“Well,” Answered the bearded man, “someone’s here and apparently he says that there is an army heading this way.” “What’s going on here?” Someone shouted from the crowd. “Yes!” Someone else shouted from the crown. “Why are we waiting here? Why doesn’t anyone tell us what’s happening?” As Tharetes examined the crowd he could feel their agitation growing like a wave approaching the shore. They were invested in this meeting, if an army truly was marching on Cragton, it might mean their lives and the lives of their families. For Tharetes it simply meant another trip down the road, a trip he would have made regardless of any army, although now his direction was chosen for him. Another one of the problems of being tied town to one place or to a family. A guardsman walked out onto the town gate and began gesturing for the crowd to be quiet. The guardsman wore a leather cuirass that had been dyed red, differentiating him from the other guardsmen that Tharetes had met in Cragton, both on and off the card table. “Please everyone, please, please!” The guardsman’s voice rose to almost a full shout before the congregation before him fully quieted down. The man looked down at the crowd as one used to giving orders to others would, but the slow sway of his body from left to right showed Tharetes that he struggled to maintain the calm demeanor that he stove to project. ‘The captain of the guards in Cragton, aside from drunken brawls at the inn this may be the first test of your mettle.’ “Please, an emissary has arrived…” ‘Why does he pause?’ “From an army that is apparently approaching Cragton. He has come to deliver us an ultimatum.” A man stepped out from the guard tower to stand beside the captain of the guards. The crowd froze momentarily, before eyes began glancing at their neighbors sending messaged of surprise. Tharetes expected their surprise, but what he did not count on was his own. The man’s dress was completely unfamiliar to Tharetes. It wasn’t a subtle shift from earlier fashions the addition of a headscarf in Bray Bend or the removal of a sash in the lower provinces, it was a full-scale departure. The man was dressed head to toe in woven leather. Leather dyes black, white, red, and green was woven together in a grid-like pattern that radiated colours from the center of each major body part. In almost bull’s-eye like fashion the man’s dress pulled the eye to different parts of the body in an almost dizzying effect.
‘Twelve gold coins and no breakfast.’ Tharetes thought as he walked out of the inn with his pack hoisted over his left shoulder. ‘This is not a good day.’ The bang and the sound of a wooden bolt sliding into place behind him let Tharetes know that the innkeeper thought that whatever was happening was important enough to risk not making anymore money. Except for a few dogs sniffing at some trash by the front of the inn the town seemed deserted. Tharetes started walking towards the town gate reasoning that given the current situation, and decided lack of breakfast, now was as good of a time as any leave. On his way to the town gates he came across the town well. Tharetes stopped there momentarily to fill his belly and wash some of the grease out of his jet-black hair, before continuing on. Moments later, water still dripping from his hair down the back of his shirt, Taretes arrived at the town gate. ‘The reason the town seems so empty, is because it is.’ Tharetes thought wryly, noting that the entire populace of Cragton seemed to be milling about the town gates. The crowd was agitated; people were speaking with their neighbor in hushed tones, eyes darting around making sure that no one else was listening. “What’s this all about then?” Tharetes asked the elderly gentlemen with the white beard beside him. “Haven’t you heard? We’ve received an emissary from an approaching army.” “An approaching army? Whose army is matching on Cragton?” Tharetes asked. “There hasn’t been a war or an army on the march in years. I’m sure that I would have heard something about this on the road before today.”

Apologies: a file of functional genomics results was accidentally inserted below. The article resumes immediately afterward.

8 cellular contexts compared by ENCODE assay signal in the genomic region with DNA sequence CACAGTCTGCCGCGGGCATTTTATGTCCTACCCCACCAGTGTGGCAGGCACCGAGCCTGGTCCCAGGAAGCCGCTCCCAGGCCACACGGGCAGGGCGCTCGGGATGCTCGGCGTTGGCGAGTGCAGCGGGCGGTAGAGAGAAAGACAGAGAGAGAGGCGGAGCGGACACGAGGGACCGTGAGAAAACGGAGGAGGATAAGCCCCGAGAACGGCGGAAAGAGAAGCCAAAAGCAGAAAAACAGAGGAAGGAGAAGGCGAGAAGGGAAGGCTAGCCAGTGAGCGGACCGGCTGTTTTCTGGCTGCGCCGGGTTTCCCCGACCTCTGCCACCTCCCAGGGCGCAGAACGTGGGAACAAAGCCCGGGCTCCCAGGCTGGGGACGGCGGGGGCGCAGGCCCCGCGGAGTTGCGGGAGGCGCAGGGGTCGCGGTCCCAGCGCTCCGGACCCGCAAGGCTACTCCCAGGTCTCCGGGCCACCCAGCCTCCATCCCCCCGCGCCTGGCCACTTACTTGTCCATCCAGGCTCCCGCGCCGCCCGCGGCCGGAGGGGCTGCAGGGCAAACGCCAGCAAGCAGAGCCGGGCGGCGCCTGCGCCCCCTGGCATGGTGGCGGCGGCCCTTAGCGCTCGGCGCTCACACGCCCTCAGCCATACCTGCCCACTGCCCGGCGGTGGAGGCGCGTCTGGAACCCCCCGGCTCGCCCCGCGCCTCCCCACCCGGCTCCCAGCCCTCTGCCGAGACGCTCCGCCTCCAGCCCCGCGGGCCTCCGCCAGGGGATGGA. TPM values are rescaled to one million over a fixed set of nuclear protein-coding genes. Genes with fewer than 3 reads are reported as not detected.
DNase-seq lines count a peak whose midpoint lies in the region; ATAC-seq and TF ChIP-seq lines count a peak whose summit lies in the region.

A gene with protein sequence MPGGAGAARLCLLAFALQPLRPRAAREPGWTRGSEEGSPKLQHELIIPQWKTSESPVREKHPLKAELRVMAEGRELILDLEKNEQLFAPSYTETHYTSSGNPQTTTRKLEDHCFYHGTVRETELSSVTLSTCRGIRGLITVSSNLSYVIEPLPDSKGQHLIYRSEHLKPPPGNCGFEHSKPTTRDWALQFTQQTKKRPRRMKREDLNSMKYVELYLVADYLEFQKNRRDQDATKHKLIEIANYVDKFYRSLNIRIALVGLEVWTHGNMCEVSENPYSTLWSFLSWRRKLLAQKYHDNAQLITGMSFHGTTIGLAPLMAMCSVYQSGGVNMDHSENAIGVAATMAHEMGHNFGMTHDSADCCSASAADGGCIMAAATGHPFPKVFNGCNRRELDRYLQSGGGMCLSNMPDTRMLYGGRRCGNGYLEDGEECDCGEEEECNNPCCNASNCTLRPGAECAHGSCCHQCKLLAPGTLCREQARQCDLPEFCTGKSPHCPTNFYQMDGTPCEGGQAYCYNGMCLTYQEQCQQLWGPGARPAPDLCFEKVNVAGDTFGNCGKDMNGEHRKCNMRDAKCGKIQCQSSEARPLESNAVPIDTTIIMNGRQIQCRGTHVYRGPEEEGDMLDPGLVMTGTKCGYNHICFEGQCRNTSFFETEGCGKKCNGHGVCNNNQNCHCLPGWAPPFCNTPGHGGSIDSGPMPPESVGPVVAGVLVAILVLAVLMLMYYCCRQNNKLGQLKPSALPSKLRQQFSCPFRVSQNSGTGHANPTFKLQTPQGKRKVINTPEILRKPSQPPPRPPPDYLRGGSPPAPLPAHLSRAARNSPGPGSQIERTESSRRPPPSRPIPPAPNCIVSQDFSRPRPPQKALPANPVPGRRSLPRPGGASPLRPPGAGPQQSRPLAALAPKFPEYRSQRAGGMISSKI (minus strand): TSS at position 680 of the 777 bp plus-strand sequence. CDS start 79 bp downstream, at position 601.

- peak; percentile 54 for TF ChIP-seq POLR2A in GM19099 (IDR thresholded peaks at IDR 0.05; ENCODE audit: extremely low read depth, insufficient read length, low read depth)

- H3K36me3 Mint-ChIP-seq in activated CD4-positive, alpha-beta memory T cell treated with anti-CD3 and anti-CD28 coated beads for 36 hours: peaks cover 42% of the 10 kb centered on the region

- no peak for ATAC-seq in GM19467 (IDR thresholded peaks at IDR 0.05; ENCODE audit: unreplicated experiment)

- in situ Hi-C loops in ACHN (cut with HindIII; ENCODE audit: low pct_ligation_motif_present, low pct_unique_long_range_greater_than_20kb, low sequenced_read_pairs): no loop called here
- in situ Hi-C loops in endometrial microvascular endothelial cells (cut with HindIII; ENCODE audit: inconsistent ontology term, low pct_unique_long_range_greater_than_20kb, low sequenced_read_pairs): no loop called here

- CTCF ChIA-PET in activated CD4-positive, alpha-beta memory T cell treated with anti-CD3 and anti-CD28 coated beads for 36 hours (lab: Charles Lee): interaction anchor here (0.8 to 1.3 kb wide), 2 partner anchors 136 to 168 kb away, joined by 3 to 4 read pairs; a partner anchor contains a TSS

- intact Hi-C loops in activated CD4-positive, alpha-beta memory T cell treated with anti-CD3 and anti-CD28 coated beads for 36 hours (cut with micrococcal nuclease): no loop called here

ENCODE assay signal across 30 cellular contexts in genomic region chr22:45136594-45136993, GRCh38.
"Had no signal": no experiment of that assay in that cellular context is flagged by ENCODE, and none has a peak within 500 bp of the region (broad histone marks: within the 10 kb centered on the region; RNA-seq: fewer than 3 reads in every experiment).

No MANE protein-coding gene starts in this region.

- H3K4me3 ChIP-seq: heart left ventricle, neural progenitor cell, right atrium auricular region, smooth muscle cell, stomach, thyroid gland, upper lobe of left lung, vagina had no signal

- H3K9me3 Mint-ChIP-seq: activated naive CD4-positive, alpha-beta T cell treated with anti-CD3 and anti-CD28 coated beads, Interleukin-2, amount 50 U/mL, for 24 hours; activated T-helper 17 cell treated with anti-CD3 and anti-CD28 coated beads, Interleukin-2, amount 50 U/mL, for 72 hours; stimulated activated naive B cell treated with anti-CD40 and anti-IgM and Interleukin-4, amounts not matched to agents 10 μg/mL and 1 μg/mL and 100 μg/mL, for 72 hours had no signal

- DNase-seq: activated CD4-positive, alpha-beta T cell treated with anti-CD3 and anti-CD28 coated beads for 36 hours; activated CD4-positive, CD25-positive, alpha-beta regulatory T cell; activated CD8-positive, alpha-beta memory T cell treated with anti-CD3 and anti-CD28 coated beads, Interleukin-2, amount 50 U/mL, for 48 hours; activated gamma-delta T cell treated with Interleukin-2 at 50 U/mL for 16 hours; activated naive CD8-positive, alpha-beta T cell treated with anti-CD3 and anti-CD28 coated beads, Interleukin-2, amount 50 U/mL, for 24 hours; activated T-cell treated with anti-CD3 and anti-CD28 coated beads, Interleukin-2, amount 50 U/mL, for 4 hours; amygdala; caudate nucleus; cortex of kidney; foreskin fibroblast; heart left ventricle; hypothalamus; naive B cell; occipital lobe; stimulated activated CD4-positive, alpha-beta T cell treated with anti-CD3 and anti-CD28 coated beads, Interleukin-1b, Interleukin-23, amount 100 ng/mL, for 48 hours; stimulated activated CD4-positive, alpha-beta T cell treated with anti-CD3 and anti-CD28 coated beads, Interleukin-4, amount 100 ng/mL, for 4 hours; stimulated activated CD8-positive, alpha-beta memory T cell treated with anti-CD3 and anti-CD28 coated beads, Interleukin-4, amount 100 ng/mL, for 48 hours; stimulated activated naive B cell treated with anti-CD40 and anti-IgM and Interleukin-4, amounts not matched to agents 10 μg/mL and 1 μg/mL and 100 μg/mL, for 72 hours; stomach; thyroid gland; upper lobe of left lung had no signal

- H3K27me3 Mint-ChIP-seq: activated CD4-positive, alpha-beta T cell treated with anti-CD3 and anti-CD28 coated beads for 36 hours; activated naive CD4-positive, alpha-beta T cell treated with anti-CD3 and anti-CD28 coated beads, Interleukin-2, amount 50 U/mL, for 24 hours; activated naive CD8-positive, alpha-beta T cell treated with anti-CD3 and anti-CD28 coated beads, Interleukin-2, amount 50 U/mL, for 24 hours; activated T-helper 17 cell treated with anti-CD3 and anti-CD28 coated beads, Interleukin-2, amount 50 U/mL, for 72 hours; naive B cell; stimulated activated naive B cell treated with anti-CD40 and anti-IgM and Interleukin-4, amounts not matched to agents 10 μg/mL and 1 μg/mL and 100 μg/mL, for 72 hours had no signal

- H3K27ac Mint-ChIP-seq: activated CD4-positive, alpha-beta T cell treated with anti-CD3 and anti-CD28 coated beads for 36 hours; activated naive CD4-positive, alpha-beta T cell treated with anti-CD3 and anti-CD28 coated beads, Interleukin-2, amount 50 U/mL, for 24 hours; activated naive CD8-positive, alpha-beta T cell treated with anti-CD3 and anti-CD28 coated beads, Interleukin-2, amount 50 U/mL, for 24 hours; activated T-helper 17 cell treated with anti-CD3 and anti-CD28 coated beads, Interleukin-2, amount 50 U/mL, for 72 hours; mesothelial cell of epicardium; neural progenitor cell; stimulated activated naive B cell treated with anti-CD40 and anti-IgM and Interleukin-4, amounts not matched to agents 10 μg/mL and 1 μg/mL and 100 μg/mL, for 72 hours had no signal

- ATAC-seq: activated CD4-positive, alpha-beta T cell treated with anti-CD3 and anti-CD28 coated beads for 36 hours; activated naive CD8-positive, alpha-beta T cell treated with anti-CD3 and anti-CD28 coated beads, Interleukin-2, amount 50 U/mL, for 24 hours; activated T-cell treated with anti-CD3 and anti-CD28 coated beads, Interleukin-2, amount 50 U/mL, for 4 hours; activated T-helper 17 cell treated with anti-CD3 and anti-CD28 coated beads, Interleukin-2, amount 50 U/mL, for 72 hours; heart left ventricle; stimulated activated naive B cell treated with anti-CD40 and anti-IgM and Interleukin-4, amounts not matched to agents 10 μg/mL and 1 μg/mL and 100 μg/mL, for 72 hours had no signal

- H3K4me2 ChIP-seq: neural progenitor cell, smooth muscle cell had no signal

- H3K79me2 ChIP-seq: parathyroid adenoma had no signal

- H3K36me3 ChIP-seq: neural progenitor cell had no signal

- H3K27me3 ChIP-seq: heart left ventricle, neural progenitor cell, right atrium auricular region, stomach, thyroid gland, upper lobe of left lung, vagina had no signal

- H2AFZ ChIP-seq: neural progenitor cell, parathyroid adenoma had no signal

# Shouts from the stables below brought him back to consciousness. His body lay tangled in the bed sheets on what appeared to be the floor, but that wasn’t the first thing that he noticed, that was the pounding in his skull. Tharetes eased his eyes open to the full light of the sun streaming through his window and then quickly shut them in pain. Vague memories of playing double-inns last night with two of the towns guardsmen came back to him as he rubbed the feeling back into his face. ‘But did I win or loose?’ A quick jingle of his purse, tied to the pants he still wore from the night before, confirmed that he had indeed left the card game a winner. Tharetes briefly stood up from the floor before a wave of nausea overtook him and forced him to a seated position on his bed. ‘Two-fisted Jack, damn those guardsmen and this inn’s foul ale, who knew these townsfolk could drink so much.’ The door to Tharetes room burst open revealing the elderly innkeeper, a nervous expression was plainly written on his face. “I’m sorry to disturb you Sir, there’s trouble at the town gates.” Tharetes stumbled up from his bed, using the small table beside his bed for support as another wave of nausea passed through him. “What sort of trouble?” “I’m not sure Sir, something big though, everyone’s cleared out of the in so far…” Stammered the innkeeper, “…well except for you.” Ignoring the pain in his head Tharetes rolled his eyes. “So you want me to clear up my tab and vacate is that it?” “Yes Sir, you’ve worked up quite a tab, what with ale all night for the three of you…” ‘For the three of us? Perhaps I didn’t win as much as I thought I did.’ Tharetes jingled the coins in his purse, noting the look of anticipation on the innkeeper’s face. ‘Even in the midst of all this trouble the greedy never rest.’ Tharetes thought to himself as he handed the innkeeper ten gold coins. “There were the drinks for the ladies as well Sir.” ‘For the ladies?’ “Eleven?” “Twelve.” Frowning, but unwilling to argue given his lack of memory Tharetes handed the innkeeper two more gold coins. “What about breakfast then?” Tharetes asked. “Ow I’m sorry sir.” The innkeeper apologized. “Everyone has gone to the town gates, there’s no one here to cook.”